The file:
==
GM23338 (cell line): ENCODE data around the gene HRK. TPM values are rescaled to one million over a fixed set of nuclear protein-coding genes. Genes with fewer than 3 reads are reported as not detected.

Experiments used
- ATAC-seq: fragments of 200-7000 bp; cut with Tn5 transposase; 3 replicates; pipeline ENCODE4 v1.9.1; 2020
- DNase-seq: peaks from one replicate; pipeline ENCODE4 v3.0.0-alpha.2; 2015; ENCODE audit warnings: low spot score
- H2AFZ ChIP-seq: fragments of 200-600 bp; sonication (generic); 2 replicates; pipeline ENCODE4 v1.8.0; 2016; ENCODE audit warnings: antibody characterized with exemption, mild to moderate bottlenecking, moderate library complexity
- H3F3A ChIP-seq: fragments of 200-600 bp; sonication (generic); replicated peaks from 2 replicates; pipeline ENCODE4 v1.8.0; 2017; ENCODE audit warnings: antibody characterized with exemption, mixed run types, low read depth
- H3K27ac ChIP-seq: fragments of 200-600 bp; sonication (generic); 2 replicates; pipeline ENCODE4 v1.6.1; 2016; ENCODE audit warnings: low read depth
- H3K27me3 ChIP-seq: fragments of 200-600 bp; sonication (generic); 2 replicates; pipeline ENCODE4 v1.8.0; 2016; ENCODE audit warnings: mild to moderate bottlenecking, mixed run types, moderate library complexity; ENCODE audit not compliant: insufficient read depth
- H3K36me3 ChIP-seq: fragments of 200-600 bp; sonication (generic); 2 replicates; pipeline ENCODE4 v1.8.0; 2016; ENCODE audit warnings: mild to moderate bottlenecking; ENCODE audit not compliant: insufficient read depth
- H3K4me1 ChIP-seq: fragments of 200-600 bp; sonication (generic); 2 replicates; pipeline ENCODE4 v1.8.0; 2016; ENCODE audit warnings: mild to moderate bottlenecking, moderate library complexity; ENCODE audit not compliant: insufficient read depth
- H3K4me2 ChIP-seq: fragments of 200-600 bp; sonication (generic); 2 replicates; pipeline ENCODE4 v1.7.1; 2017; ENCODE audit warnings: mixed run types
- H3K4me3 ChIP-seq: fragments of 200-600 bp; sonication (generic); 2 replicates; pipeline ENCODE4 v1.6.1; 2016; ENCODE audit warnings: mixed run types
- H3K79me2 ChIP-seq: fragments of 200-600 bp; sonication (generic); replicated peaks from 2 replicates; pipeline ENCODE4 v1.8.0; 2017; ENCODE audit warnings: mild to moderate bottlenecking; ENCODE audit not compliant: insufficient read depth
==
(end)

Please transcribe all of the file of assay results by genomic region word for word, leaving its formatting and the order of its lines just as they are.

GM23338 (cell line): ENCODE data around the gene HRK. TPM values are rescaled to one million over a fixed set of nuclear protein-coding genes. Genes with fewer than 3 reads are reported as not detected.

Experiments used
- ATAC-seq: fragments of 200-7000 bp; cut with Tn5 transposase; 3 replicates; pipeline ENCODE4 v1.9.1; 2020
- DNase-seq: peaks from one replicate; pipeline ENCODE4 v3.0.0-alpha.2; 2015; ENCODE audit warnings: low spot score
- H2AFZ ChIP-seq: fragments of 200-600 bp; sonication (generic); 2 replicates; pipeline ENCODE4 v1.8.0; 2016; ENCODE audit warnings: antibody characterized with exemption, mild to moderate bottlenecking, moderate library complexity
- H3F3A ChIP-seq: fragments of 200-600 bp; sonication (generic); replicated peaks from 2 replicates; pipeline ENCODE4 v1.8.0; 2017; ENCODE audit warnings: antibody characterized with exemption, mixed run types, low read depth
- H3K27ac ChIP-seq: fragments of 200-600 bp; sonication (generic); 2 replicates; pipeline ENCODE4 v1.6.1; 2016; ENCODE audit warnings: low read depth
- H3K27me3 ChIP-seq: fragments of 200-600 bp; sonication (generic); 2 replicates; pipeline ENCODE4 v1.8.0; 2016; ENCODE audit warnings: mild to moderate bottlenecking, mixed run types, moderate library complexity; ENCODE audit not compliant: insufficient read depth
- H3K36me3 ChIP-seq: fragments of 200-600 bp; sonication (generic); 2 replicates; pipeline ENCODE4 v1.8.0; 2016; ENCODE audit warnings: mild to moderate bottlenecking; ENCODE audit not compliant: insufficient read depth
- H3K4me1 ChIP-seq: fragments of 200-600 bp; sonication (generic); 2 replicates; pipeline ENCODE4 v1.8.0; 2016; ENCODE audit warnings: mild to moderate bottlenecking, moderate library complexity; ENCODE audit not compliant: insufficient read depth
- H3K4me2 ChIP-seq: fragments of 200-600 bp; sonication (generic); 2 replicates; pipeline ENCODE4 v1.7.1; 2017; ENCODE audit warnings: mixed run types
- H3K4me3 ChIP-seq: fragments of 200-600 bp; sonication (generic); 2 replicates; pipeline ENCODE4 v1.6.1; 2016; ENCODE audit warnings: mixed run types
- H3K79me2 ChIP-seq: fragments of 200-600 bp; sonication (generic); replicated peaks from 2 replicates; pipeline ENCODE4 v1.8.0; 2017; ENCODE audit warnings: mild to moderate bottlenecking; ENCODE audit not compliant: insufficient read depth